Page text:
Reader D J sent me this one. For the second time, because the listing disappeared before I'd had chance to feature it first time around.
But Mount Pleasant is back on the market - or perhaps never left it - now with two estate agents. As DJ wrote:
After looking around for the past two years some of these on/off market properties are becoming like old friends.
Indeed. Perhaps the nature of 'wrecks' is that there's always at least one skeleton in a cupboard to make the purchasing process scarier than average. I wrote last week about how a worried structural engineer cut short a reader's bid to buy The Gatehouse, at Ross-on-Wye.
Back to Mount Pleasant. It's in the Cotswold village of Painswick, around six miles from Gloucester and 10 from Cheltenham.
Built in 1875, the detached stone cottage has two bedrooms upstairs and a kitchen and sitting room downstairs. Plus the hall and downstairs bathroom, and an attached stone workshop/store.
Outside is a very pretty garden with fabulous views, a stone potting shed and outside loo.
The photographs, taken by the first agent, Murrays, at the end of last summer, and the second agent, Hamptons earlier this year, show the garden across the seasons:

The pictures also show the story of the tidy-up between-times:

It's on the market at £275k. Details and more pictures with Murrays here and Hamptons/Prime Location here.

Monday, 1 February 2016

Mill, house, and land - riverside homes


I love water. Despite having the swimming ability of a budgerigar, there's nothing appeals to me more than a home by the sea or a river.
Having said that, buying a property quite this close to water is risky at best in these flood-prone days:

But The Mill on the river Banwy, in Powys, is very, very pretty.
There's the mill itself - basically, a big, semi-derelict three-story space - plus the attached miller's house:

There's also a barn and other outbuildings and over seven acres of land running alongside the river. The mill itself includes some of the original workings, and in 1914 served as the first hydro-electric generator for the Llanfair Electric Light Company.
The property is about a mile outside the small town of Llanfair Caereinon, about 10 miles from Welshpool and 29 from Shrewsbury.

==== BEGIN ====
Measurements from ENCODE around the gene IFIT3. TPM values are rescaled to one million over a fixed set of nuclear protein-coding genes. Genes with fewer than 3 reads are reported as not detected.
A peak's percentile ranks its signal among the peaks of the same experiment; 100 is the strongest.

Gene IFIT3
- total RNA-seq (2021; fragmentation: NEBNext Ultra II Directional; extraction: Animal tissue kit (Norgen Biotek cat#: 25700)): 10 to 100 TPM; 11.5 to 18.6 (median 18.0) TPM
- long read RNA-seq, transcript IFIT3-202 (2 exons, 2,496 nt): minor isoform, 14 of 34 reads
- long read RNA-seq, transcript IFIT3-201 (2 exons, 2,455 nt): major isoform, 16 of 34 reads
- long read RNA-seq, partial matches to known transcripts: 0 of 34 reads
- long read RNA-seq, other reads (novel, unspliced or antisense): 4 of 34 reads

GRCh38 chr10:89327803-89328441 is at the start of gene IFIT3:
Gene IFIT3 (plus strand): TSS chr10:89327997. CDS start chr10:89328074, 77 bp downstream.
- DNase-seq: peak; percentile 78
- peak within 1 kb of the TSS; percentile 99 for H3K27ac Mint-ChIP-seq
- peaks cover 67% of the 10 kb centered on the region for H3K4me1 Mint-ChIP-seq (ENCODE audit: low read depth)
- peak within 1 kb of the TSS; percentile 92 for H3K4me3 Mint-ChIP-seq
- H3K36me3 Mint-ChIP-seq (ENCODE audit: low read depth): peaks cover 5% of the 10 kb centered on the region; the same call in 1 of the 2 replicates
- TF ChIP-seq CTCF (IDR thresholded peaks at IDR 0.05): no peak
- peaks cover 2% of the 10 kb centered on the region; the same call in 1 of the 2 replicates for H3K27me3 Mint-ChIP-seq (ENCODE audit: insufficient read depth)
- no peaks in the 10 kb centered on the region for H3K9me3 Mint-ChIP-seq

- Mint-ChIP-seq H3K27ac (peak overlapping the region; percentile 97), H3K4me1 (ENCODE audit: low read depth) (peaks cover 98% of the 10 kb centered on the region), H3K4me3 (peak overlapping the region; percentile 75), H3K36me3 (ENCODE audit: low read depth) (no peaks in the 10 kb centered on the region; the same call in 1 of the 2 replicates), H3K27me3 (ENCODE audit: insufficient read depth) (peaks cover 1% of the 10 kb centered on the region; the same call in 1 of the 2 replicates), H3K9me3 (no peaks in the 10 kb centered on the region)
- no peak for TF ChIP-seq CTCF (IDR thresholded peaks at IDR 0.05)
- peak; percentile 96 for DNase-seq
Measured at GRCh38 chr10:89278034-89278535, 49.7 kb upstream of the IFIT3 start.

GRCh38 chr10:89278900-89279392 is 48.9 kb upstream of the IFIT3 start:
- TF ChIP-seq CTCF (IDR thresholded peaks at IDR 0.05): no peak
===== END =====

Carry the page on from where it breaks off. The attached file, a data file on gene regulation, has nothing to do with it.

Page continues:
Parts of the site are dangerous and services may be missing or unconnected.
On the market through Strutt and Parker with a guide price of £150k. Details and more pictures here.
While we're on the subject of riverside homes, regular reader Miles wrote to me about a property I'd featured last year:

The derelict Gatehouse, at Ross-on-Wye, was then on the market at £195k but dropped to £175k and is currently under offer (via Jonathan Preece, here)
Miles told me he'd considered buying the former alehouse, and I've added some of his comments to this post because it's useful information for anyone looking at derelict riverside buildings:
I have recently [spent] a lot of time looking at the Gatehouse as a potential project.  I've decided reluctantly that it is simply not viable in any form, at least not as a commercially viable one...
It is sliding down towards the river and needs a minimum of £150k -£200k just to stabilise it.  Alarm bells went off when the structural engineer commented he wouldn't want to continue with the project further (enough said?!)
Finally, site access is a challenge – no flat spaces to store materials and parking is 100m away in the flood zone! I hope someone has the experience and deep pockets to take it on.
PS: The Old Mill at Rogart, Inverness, is still on the market - offers over £90k for the derelict building with planning permission (since 2008) to turn it into. two burnside cottages More here.